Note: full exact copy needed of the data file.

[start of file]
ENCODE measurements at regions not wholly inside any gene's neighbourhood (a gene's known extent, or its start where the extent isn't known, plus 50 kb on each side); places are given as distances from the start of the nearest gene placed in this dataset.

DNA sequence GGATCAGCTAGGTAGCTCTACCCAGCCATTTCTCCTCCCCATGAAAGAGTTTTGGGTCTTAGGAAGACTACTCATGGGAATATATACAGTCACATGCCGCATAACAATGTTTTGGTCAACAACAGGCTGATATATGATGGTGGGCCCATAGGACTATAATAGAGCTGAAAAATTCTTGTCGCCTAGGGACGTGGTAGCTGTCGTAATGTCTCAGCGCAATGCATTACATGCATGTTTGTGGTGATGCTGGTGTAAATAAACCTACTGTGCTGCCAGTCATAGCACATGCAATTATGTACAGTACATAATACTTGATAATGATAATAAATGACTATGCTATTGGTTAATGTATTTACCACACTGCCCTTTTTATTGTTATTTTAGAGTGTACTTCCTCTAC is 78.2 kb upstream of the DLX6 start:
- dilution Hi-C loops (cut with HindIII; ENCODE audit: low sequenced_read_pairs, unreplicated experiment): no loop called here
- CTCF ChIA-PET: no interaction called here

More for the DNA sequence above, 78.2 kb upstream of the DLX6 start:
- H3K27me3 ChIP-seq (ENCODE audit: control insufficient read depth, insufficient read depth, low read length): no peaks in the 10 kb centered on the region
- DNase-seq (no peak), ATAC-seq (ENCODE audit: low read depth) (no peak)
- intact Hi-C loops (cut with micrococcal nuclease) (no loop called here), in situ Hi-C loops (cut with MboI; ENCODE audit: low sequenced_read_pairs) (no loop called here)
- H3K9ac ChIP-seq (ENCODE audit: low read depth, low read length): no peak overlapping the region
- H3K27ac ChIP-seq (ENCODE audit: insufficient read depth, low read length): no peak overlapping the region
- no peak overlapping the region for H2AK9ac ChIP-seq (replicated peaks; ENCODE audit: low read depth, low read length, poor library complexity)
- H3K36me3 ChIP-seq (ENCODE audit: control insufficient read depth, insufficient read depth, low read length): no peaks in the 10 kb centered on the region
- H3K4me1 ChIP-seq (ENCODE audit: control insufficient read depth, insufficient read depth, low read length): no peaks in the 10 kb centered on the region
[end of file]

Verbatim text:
ENCODE measurements at regions not wholly inside any gene's neighbourhood (a gene's known extent, or its start where the extent isn't known, plus 50 kb on each side); places are given as distances from the start of the nearest gene placed in this dataset.

DNA sequence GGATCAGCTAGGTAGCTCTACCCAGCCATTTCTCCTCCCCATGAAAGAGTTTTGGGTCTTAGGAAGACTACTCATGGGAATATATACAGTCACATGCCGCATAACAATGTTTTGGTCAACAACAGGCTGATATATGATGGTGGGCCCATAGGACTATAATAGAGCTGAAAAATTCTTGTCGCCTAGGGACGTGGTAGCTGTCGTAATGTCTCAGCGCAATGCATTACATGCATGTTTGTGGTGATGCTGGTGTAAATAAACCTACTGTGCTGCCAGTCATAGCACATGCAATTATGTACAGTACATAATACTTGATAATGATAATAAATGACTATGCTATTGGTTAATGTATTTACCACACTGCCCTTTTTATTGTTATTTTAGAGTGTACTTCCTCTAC is 78.2 kb upstream of the DLX6 start:
- dilution Hi-C loops (cut with HindIII; ENCODE audit: low sequenced_read_pairs, unreplicated experiment): no loop called here
- CTCF ChIA-PET: no interaction called here

More for the DNA sequence above, 78.2 kb upstream of the DLX6 start:
- H3K27me3 ChIP-seq (ENCODE audit: control insufficient read depth, insufficient read depth, low read length): no peaks in the 10 kb centered on the region
- DNase-seq (no peak), ATAC-seq (ENCODE audit: low read depth) (no peak)
- intact Hi-C loops (cut with micrococcal nuclease) (no loop called here), in situ Hi-C loops (cut with MboI; ENCODE audit: low sequenced_read_pairs) (no loop called here)
- H3K9ac ChIP-seq (ENCODE audit: low read depth, low read length): no peak overlapping the region
- H3K27ac ChIP-seq (ENCODE audit: insufficient read depth, low read length): no peak overlapping the region
- no peak overlapping the region for H2AK9ac ChIP-seq (replicated peaks; ENCODE audit: low read depth, low read length, poor library complexity)
- H3K36me3 ChIP-seq (ENCODE audit: control insufficient read depth, insufficient read depth, low read length): no peaks in the 10 kb centered on the region
- H3K4me1 ChIP-seq (ENCODE audit: control insufficient read depth, insufficient read depth, low read length): no peaks in the 10 kb centered on the region